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Ely, Counselor at Law
Category: Immigration Law
Satisfied Customers: 3951
Experience:  Private practice in several areas, including immigration
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My sister-in-law is a sixty-five-year-old unmarried quadrapelegic

Customer Question

My sister-in-law is a sixty-five-year-old unmarried quadrapelegic (due to a lack of oxygen at birth). Her mind is fine, but she cannot write and is totally wheelchair bound, requiring personal body attention twenty-four hours a day. She was born in the United States, of United States citizens. When she was a child, she lived (with the rest of her family, including three siblings) in Australia, among other countries (her father was an expat oil executive working all over Asia). When she was a young adult, her parents became concerned about her long-term care and set up a trust for her (of which my wife is the trustee) that is adequate to support her needs throughout the rest of her life and from which her legal expenses are paid. Her parents, of adequate but not unlimited means, were intent on finding her the 24-hour care she required for the rest of her life at an affordable cost. The only solution they could find was with an Australian non-profit institute that provides care for severely handicapped people. However, in order to be a client, she had to be an Australian citizen. Her parents persuaded her to renounce her U.S. citizenship (though she was reluctant to do so). Persuaded by her father that she had no other choice, she reluctantly agreed. She has, for all of these years, continued to pay U.S. taxes (as well as Australian taxes). Now, she wants to come home, back to the U.S., before she dies. We asked her Australian lawyer to contact the U.S. consulate in Sydney about reinstating her citizenship. He received a very cursory reply that since she had voluntarily renounced her citizenship, she couldn't get her U.S. citizenship back, end of story. We are seeking an attorney to assist us in getting her citizenship back, through a private bill if necessary. Her Australian attorney has assured us that Australian law will be no impediment and that as far as Australia is concerned, she can maintain dual citizenship. Can you help us, or recommend an attorney who can?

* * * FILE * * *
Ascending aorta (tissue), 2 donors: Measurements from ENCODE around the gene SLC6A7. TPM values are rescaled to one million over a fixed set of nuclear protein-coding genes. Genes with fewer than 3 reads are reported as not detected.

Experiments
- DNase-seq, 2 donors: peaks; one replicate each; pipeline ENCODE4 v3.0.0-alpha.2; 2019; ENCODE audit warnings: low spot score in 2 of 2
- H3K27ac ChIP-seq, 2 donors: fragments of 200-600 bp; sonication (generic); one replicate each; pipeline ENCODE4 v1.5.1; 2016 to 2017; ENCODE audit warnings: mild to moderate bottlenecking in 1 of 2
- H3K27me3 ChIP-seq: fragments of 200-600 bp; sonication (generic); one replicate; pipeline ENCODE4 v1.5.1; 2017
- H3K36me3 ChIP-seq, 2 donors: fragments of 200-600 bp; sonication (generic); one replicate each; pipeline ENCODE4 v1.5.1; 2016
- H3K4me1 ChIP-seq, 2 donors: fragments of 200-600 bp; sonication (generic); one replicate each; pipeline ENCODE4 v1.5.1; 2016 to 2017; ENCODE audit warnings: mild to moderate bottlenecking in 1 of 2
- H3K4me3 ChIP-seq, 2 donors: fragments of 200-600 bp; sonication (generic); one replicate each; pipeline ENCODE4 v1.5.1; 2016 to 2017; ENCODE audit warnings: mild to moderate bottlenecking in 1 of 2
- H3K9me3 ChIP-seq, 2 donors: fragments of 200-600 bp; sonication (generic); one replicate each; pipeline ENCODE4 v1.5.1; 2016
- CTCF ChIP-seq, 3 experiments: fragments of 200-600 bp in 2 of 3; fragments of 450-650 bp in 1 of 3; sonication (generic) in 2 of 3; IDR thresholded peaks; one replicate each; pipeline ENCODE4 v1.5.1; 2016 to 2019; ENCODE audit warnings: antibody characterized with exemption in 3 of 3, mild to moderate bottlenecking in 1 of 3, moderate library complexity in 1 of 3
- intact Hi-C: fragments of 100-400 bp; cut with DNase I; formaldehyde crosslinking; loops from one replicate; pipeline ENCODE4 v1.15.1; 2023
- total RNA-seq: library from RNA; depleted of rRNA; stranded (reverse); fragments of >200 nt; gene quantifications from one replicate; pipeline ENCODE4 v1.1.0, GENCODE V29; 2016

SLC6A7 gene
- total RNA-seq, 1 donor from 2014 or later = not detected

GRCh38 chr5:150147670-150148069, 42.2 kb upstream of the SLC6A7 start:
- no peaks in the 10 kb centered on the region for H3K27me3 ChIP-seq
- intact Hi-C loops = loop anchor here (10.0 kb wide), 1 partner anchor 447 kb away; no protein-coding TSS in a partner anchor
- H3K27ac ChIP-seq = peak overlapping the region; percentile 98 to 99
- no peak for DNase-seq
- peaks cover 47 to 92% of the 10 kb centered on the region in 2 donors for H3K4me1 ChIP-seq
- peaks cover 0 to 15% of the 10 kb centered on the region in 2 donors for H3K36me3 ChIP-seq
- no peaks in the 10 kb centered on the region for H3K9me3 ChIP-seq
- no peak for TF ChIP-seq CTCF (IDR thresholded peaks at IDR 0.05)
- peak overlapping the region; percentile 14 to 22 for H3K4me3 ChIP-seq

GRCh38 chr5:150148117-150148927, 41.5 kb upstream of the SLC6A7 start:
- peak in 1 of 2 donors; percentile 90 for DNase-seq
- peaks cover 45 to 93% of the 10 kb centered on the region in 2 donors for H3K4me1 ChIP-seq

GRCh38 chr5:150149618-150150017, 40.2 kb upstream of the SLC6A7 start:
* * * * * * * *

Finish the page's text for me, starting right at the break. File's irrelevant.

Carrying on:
Submitted: 2 years ago.
Category: Immigration Law
Expert:  Ely replied 2 years ago.
Hello and welcome to JustAnswer. Please note: (A) This is general information and is not legal advice. No specific course of action is proposed herein. No attorney-client relationship or privilege is formed by speaking to an expert on this site. By continuing, you confirm that you understand and agree to these terms; (B) If you receive a phone call offer while we chat, know that this is an automated test feature the site is running. Due to possible ethical issues, the site allows experts not participate in phone calls and I normally decline them. Unless the phone call offer you receive literally states "THIS OFFER IS FROM ELY" (which means I personally initiated it), please do not entertain any such offer; and (C) there may be a slight delay between your follow ups and my reply while I am typing out my answer.
I am very sorry to hear about this situation.
1) JustAnswer experts cannot represent customers as clients;
2) Nor can we refer you to specific attorneys because of ethical considerations.
What I can do is help you by linking you to a referral service, and explain what options she may have in general, as well as what kind of an attorney would be needed.
Would this be acceptable?
This is not an answer, but an Information Request. I need this information to answer your question. Please reply, so I can answer your question. Thank you in advance.

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